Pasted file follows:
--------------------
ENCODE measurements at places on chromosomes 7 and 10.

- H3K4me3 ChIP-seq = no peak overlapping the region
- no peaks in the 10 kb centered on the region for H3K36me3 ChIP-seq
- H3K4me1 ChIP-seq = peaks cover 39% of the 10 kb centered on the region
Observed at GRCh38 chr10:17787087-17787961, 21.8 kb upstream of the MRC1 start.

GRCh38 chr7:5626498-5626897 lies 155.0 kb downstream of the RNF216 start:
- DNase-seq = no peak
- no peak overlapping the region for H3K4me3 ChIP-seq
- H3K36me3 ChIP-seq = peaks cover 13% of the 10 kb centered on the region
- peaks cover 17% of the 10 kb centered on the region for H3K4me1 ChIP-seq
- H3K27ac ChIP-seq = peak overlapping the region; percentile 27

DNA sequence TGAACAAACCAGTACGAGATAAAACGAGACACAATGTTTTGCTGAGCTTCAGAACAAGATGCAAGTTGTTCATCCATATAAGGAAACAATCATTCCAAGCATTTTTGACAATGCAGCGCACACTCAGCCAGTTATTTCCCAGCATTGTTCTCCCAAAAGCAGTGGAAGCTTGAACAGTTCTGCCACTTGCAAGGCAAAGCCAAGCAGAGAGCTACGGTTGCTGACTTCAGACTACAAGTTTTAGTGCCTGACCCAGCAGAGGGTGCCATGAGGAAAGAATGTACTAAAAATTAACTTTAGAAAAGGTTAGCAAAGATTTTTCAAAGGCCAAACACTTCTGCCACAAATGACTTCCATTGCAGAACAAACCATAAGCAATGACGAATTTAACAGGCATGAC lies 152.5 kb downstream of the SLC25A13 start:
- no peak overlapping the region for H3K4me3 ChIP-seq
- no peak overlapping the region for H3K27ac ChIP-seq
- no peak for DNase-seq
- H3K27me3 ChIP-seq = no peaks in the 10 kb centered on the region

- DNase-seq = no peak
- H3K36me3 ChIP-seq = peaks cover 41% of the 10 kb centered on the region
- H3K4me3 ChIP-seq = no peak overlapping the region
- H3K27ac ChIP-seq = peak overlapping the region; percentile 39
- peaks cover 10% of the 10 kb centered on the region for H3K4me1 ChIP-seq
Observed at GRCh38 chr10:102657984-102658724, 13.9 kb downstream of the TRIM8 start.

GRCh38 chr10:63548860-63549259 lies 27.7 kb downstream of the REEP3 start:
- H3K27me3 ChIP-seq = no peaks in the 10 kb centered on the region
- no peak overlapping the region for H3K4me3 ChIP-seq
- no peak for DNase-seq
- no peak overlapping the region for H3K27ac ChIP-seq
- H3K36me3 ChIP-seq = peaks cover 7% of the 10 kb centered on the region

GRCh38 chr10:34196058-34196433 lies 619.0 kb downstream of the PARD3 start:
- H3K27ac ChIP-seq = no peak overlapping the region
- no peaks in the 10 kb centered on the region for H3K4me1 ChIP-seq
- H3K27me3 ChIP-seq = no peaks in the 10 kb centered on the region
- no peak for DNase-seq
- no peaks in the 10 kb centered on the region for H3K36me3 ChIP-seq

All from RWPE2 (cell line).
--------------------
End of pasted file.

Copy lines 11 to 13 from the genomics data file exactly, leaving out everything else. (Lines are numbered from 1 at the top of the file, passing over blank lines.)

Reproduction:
- H3K27ac ChIP-seq = peak overlapping the region; percentile 27

DNA sequence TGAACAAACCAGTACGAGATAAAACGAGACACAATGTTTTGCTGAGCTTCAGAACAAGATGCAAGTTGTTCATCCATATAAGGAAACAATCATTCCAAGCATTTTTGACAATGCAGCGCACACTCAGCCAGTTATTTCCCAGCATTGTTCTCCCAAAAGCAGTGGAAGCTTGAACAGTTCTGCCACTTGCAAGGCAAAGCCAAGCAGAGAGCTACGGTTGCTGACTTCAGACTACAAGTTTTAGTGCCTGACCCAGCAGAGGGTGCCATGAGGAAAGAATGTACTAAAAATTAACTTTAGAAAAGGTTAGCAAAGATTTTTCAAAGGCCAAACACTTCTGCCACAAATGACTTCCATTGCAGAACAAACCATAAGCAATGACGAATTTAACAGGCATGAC lies 152.5 kb downstream of the SLC25A13 start:
- no peak overlapping the region for H3K4me3 ChIP-seq